As the only people who could swim, Mardini and her sister Sarah jumped into the water to push and pull the stricken dinghy for over three hours until they finally reached the shore.
“I arrived in Greece in only jeans and a T-shirt,” said Mardini, who also swims in the 100m freestyle later this week. “Even my shoes were gone.”
Mardini famously competed at the Rio Olympics a year later under the refugee flag.
“In the beginning I refused to be in a refugee team because I was afraid people would think I got the chance because of my story,” said Mardini, who now lives with her family in Berlin.
“I wanted to earn it. But then I realized I had a big opportunity to represent those people — so I took the chance and I never regretted it,” she added.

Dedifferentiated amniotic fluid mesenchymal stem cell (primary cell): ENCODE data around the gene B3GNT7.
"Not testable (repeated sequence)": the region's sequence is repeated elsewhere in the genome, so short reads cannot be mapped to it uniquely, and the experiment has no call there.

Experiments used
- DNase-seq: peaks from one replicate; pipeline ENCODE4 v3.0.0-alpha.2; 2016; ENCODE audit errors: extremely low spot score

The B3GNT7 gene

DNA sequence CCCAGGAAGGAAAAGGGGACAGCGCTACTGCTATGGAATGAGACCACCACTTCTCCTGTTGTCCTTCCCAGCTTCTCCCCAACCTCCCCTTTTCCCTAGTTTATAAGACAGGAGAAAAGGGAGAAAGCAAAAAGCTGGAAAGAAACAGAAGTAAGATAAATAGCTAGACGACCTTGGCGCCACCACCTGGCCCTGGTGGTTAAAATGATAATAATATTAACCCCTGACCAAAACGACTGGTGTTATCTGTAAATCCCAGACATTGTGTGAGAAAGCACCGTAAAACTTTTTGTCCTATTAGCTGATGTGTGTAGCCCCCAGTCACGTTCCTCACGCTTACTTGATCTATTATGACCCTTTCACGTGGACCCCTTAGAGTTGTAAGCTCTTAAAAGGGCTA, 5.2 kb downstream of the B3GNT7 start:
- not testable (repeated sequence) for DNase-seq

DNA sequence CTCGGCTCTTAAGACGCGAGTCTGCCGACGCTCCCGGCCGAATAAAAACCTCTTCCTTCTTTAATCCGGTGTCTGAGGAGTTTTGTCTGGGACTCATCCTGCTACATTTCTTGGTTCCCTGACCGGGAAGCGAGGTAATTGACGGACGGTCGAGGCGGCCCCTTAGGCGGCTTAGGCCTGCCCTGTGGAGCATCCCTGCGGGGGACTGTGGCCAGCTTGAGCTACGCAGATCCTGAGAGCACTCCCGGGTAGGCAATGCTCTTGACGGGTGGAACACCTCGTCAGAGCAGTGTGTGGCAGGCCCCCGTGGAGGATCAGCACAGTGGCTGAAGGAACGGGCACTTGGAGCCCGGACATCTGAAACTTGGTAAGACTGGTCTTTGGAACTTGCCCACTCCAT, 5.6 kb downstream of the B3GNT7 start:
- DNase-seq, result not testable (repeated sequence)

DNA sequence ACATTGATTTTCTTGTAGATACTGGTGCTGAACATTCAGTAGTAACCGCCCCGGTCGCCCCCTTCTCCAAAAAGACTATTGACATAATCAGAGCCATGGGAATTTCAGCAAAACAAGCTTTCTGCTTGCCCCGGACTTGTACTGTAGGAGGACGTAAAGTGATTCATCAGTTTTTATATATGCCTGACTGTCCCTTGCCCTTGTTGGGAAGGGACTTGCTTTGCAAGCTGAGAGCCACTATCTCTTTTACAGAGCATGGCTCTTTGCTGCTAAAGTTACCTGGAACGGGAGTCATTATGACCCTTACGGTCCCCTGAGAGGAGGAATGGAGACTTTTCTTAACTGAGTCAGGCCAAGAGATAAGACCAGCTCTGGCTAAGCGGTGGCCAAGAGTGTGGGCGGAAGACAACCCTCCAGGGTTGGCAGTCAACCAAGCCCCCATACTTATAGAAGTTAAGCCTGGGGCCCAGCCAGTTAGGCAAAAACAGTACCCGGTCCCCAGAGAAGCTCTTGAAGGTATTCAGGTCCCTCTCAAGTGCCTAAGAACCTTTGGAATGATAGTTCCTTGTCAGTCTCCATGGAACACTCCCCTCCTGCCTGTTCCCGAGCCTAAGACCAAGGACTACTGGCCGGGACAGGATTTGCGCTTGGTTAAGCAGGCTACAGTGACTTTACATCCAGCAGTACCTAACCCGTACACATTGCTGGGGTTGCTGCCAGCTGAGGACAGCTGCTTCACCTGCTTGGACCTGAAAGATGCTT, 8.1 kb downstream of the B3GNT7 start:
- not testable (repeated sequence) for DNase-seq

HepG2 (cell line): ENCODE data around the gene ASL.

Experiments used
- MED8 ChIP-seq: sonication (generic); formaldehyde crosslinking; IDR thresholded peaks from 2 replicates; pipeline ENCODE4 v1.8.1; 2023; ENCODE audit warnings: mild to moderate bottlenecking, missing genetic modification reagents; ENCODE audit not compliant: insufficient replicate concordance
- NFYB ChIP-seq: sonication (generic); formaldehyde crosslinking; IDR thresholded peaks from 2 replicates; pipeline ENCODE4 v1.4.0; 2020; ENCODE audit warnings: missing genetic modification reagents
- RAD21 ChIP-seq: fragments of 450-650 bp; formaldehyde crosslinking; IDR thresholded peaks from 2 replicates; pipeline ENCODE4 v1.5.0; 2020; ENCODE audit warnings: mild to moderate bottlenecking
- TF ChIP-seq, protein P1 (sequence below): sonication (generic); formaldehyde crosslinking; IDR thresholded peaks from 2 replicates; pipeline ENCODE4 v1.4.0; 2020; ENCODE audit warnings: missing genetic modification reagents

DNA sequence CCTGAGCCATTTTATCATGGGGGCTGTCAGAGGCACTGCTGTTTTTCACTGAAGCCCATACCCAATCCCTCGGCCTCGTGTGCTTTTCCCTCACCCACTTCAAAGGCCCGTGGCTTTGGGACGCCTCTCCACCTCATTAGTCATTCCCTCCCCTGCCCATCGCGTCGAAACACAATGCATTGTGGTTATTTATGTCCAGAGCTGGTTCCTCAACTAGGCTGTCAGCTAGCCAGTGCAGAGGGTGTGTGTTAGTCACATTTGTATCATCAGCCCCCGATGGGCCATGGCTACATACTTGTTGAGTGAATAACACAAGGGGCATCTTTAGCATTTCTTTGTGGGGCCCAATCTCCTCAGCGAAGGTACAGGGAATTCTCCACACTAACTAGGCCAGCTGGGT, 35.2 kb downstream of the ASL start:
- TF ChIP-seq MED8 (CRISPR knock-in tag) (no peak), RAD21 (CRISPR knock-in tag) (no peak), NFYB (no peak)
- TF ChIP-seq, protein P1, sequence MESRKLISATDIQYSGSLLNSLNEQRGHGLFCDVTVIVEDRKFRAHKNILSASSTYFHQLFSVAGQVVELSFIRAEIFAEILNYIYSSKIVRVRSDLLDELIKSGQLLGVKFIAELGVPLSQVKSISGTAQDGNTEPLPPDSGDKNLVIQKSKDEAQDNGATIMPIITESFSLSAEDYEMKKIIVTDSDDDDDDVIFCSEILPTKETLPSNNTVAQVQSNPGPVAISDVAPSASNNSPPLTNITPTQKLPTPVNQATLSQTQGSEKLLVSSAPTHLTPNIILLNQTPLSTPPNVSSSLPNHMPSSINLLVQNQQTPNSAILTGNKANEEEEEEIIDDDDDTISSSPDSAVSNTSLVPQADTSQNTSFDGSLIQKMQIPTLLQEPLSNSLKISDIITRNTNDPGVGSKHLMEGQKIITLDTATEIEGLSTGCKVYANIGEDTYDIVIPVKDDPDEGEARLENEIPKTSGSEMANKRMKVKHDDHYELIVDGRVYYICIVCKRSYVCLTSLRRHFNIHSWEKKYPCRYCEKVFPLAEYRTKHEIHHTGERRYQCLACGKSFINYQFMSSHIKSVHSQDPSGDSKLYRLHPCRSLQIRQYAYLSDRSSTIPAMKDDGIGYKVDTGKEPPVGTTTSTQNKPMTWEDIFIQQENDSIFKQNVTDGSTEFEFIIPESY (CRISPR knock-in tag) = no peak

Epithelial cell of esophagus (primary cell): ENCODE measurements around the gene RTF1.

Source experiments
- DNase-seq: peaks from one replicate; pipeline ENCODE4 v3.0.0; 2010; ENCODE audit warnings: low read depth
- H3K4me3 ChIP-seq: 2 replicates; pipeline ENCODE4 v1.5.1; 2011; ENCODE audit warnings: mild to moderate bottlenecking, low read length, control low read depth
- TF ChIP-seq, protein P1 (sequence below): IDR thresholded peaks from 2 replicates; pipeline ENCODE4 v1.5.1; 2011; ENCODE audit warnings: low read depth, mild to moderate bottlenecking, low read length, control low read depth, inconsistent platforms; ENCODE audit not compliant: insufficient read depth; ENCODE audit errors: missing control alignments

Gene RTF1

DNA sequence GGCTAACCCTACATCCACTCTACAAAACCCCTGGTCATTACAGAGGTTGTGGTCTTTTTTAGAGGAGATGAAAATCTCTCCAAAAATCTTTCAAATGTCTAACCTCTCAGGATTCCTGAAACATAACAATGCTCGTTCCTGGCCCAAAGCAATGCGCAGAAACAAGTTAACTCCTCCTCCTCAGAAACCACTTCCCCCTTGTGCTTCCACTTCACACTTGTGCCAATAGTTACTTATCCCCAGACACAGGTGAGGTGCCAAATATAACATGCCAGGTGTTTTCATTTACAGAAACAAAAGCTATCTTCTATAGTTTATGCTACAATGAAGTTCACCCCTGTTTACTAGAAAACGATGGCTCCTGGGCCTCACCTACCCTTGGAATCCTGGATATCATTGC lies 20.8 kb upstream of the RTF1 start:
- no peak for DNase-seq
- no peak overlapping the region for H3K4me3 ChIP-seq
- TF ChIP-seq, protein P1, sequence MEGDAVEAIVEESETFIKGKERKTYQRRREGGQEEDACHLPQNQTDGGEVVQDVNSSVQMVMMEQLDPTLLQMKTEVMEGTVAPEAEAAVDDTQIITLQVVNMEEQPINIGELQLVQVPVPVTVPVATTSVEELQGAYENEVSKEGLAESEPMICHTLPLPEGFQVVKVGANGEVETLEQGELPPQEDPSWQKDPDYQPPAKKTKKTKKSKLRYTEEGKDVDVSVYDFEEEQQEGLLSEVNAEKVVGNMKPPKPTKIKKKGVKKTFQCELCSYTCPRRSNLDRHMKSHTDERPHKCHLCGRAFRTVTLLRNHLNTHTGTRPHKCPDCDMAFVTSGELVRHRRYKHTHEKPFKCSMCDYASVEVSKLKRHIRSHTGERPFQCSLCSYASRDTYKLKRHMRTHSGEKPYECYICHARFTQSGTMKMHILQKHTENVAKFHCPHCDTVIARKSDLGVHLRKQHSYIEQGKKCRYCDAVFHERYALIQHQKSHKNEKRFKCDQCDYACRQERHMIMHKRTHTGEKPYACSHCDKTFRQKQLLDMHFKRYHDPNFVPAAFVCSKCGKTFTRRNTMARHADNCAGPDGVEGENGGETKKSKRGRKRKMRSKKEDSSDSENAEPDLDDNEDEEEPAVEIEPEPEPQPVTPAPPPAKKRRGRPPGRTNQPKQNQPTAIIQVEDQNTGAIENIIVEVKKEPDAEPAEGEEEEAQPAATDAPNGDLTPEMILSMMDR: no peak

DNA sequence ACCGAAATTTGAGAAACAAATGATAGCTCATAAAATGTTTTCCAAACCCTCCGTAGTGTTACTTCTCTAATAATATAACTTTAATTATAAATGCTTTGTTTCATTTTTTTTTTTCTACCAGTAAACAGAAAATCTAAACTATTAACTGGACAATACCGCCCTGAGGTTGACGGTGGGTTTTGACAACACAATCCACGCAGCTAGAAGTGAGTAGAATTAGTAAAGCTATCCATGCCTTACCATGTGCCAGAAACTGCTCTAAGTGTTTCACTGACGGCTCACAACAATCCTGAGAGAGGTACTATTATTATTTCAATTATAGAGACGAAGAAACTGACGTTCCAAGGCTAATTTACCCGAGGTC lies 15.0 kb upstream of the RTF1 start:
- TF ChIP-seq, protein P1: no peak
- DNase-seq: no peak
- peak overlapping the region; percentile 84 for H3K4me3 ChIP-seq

“Rio was amazing. It was really exciting to see the reaction of people to the team. Now I’m representing millions of displaced people around the world and it really makes me proud.”
It is a far cry from life back in Syria, where rocket strikes would often shake the pool she trained at in Damascus.
“There were bomb attacks sometimes that would crack the windows around the pool,” said Mardini, who has addressed the United Nations general assembly and whose story is set to be told in a Hollywood movie.
“We were scared the whole time.”
Fellow Syrian Ayman Kelzieh was also forced to flee the country before competing at the 2014 Asian Games in Incheon.
Returning to Korea five years later, the 26-year-old now owns a fistful of national swim records, including the 50m, 100m and 200m butterfly.
“When the war started I had just moved to Damascus and I couldn’t get back home to Aleppo,” said Kelzieh, who now lives on the Thai island of Phuket.
“But even in Damascus bombs sometimes even went off at the swimming pool we trained at,” he added after taking a poolside selfie with his idol, South African star Chad le Clos.
“There were even attacks at the hotel I stayed in — I was lucky.”